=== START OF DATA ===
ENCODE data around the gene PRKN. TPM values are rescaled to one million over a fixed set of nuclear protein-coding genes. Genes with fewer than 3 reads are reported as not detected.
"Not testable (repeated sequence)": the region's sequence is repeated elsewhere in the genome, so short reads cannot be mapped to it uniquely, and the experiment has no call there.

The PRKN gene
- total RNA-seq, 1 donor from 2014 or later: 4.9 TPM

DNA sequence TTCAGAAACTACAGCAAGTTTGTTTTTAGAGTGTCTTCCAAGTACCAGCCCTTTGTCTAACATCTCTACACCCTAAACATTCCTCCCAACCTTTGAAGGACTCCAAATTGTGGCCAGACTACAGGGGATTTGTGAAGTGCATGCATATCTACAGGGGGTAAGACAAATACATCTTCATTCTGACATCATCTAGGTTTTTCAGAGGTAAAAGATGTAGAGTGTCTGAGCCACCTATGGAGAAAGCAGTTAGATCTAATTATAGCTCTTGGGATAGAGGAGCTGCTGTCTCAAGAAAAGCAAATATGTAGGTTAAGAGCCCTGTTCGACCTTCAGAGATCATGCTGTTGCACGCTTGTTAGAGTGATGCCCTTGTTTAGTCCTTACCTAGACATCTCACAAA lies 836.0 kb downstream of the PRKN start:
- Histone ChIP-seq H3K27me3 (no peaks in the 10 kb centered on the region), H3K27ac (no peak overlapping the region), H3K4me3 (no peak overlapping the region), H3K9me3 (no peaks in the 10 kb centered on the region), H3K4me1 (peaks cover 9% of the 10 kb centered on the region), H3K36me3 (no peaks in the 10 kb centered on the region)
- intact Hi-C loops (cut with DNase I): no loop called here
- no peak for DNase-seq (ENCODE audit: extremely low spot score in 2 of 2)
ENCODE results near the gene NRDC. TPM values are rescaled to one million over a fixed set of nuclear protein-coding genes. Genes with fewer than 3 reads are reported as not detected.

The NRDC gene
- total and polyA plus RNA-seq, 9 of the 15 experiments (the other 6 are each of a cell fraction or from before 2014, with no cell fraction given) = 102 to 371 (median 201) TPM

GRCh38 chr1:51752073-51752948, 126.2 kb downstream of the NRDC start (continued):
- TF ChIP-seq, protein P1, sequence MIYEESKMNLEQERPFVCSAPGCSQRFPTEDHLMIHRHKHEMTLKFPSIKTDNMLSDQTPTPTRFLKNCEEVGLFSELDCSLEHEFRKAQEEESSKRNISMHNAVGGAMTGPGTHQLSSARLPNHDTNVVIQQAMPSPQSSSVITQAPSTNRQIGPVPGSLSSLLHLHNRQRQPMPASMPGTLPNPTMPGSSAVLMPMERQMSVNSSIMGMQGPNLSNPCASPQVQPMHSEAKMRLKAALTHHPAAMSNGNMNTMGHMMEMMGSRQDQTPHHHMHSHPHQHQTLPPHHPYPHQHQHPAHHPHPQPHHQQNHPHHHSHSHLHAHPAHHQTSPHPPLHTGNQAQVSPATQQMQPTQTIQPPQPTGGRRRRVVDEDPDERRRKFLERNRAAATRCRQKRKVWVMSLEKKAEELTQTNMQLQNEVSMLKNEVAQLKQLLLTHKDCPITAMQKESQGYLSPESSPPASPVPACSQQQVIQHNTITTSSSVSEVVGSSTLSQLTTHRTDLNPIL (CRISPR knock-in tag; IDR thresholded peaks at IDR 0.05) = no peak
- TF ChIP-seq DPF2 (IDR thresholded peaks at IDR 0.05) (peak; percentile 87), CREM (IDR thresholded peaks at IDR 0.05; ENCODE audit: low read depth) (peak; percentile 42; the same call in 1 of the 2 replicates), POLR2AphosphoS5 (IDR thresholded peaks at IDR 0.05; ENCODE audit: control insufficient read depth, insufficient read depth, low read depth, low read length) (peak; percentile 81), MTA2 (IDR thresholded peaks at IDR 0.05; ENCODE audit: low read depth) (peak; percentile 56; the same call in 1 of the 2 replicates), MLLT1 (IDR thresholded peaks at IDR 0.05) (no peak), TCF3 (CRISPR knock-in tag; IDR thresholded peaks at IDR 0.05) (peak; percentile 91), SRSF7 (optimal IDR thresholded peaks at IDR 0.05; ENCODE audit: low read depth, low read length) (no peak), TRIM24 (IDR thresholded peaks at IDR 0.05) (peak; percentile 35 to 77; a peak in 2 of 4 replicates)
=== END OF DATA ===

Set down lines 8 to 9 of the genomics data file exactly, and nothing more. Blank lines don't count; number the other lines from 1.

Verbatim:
- no peak for DNase-seq (ENCODE audit: extremely low spot score in 2 of 2)
ENCODE results near the gene NRDC. TPM values are rescaled to one million over a fixed set of nuclear protein-coding genes. Genes with fewer than 3 reads are reported as not detected.